The Silver Chain – at a glance
The School Reading Lists’ five word review: sharp, simplicity, delight, reassure, solve.
YA book title: The Silver Chain.
YA author: Jion Sheibani.
YA illustrator: Jion Sheibani.
Genre: Verse novel.
Published by: Hot Key Books.
Recommended for children aged: 14+.
First published: Hardback June 2022.
This Young Adult book is ideal for: anyone going through a difficult time in their life.
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This is a first for me: a narrative presented in a series of poems. Some time ago, and without ever having read one, I decided to disapprove of this idea. Jion Sheibani’s brilliant book has changed my mind completely.
We are brought into the life and mind of sixteen-year-old Azadeh Shaw. She is a talented violinist and attends a posh private college, paid for by a scholarship grant.
The world she comes from is very distant from that of her class-mates. Her father is from Iran, her mother is English. He is an electrician, but business isn’t great. Azadeh is ashamed of his battered old van and asks to be dropped off well short of school when he gives her a lift in. Her mother’s mind switches constantly between manic elation and crushing depression.
In the period leading up to a performance of The Lark Ascending, by Vaughan Williams, in which she is to play the lead violin, we see her suffer all the unbearable agonies of adolescence – hostility and jealousy between friendship groups, uncertainty about feelings towards others and how they feel about you, doubting your own worth and abilities – she has to manoeuvre her friends’ attention away from knowing anything about her parents, then coping with the shame and guilt of it.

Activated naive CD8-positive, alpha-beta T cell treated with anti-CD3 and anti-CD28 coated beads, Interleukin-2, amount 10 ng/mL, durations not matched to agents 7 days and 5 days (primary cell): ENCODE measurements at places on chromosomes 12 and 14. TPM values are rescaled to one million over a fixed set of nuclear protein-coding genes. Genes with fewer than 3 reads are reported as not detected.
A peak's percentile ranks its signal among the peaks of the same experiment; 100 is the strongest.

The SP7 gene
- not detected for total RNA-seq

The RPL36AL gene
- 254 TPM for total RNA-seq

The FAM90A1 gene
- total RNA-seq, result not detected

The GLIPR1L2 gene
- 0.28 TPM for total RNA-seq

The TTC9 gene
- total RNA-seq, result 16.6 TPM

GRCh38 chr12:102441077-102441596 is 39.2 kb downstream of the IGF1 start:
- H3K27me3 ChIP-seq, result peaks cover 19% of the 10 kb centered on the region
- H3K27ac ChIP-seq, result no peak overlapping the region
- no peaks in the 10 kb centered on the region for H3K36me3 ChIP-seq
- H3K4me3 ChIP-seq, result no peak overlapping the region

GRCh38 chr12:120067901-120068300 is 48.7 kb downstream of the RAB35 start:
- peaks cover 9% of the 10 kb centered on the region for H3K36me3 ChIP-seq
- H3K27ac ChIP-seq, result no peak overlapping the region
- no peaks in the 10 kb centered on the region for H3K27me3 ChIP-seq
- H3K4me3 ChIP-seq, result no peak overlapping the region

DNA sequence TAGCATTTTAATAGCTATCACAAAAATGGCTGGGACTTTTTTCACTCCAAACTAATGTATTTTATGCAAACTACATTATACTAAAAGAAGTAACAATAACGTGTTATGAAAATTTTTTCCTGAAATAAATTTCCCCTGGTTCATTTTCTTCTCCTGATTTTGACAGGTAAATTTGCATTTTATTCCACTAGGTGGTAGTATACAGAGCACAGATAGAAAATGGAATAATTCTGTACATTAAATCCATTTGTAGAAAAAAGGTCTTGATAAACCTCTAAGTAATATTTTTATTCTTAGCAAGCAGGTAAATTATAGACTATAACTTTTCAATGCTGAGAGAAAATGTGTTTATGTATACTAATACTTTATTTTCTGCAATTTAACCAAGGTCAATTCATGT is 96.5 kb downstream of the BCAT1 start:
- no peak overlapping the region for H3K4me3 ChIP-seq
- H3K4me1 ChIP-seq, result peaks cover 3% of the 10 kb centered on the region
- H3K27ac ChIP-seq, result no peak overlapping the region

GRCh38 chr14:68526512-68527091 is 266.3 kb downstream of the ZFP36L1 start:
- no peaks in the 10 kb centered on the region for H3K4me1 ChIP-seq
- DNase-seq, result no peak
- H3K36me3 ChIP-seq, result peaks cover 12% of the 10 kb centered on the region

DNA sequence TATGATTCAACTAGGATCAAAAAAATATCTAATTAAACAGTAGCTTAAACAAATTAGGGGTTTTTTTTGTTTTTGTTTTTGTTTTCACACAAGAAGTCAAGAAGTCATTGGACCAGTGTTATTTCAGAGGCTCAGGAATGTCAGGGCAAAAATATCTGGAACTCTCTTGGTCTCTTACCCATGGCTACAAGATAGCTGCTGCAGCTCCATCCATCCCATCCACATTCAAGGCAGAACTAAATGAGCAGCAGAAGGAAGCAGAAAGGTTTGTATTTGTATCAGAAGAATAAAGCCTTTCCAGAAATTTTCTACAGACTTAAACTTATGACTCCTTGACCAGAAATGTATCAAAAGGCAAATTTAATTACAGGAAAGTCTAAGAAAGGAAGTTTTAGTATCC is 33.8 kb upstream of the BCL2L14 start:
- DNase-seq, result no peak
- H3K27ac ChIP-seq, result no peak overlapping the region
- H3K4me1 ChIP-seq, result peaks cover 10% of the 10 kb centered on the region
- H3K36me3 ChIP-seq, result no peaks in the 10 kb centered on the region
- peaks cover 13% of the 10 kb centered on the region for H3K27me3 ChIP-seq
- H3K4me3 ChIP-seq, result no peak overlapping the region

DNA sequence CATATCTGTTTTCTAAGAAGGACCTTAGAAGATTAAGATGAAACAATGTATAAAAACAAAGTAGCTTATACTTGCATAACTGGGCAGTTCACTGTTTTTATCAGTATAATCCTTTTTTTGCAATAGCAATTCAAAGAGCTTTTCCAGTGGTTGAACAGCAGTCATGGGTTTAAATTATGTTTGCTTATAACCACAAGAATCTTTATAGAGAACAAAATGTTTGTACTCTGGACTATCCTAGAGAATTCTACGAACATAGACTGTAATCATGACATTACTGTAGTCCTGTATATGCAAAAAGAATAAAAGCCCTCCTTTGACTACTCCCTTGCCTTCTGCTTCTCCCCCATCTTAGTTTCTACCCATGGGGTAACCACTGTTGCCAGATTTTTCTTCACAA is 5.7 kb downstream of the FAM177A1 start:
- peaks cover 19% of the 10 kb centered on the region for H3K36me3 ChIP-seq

I somehow felt that this narrative form would feel artificial and contrived. In fact, each poem presents a sharp crystallisation of Azadeh’s emotions at key moments, so that the usual ‘cement’ of a more conventional structure would seem cumbersome and redundant by comparison.
Azadeh’s turmoil of uncertainty and self-doubt is gradually calmed by the assurances and encouragement of her father, her teachers, her friend Phoebe and the continual focus of her love of music and, in particular, the preparations for the end-of-term concert. The Lark Ascending then takes on an emblematic role, reflecting Azadeh’s struggle to transcend her fears, to rise like the violin in Vaughan Williams’ piece, free and clear.
The poems come in a variety of forms. Some are not poems at all. Some are simply texts between her and her friends. But that everyday simplicity can still carry all the weight of a sonnet by John Donne. It would be impossible to convey this variety, even in a broad selection, but here’s one to whet your appetite.
This lovely book will, I’m sure, delight and reassure anyone going through this difficult time in her or his life. It will also solve at least one Christmas-list problem for parents, aunts and uncles!
Many thanks to Hot Key Books for the review copy.
If you like The Silver Chain by Jion Sheibani you might also like: our reviews of On The Move: Poems About Migration by Michael Rosen, Once Upon a Fever by Angharad Walker, Poems the Wind Blew In by Karmelo C. Iribarren and Alte Zachen: Old Things by Ziggy Hanaor. The Silver Chair is also featured in our recommended books for year 11 students.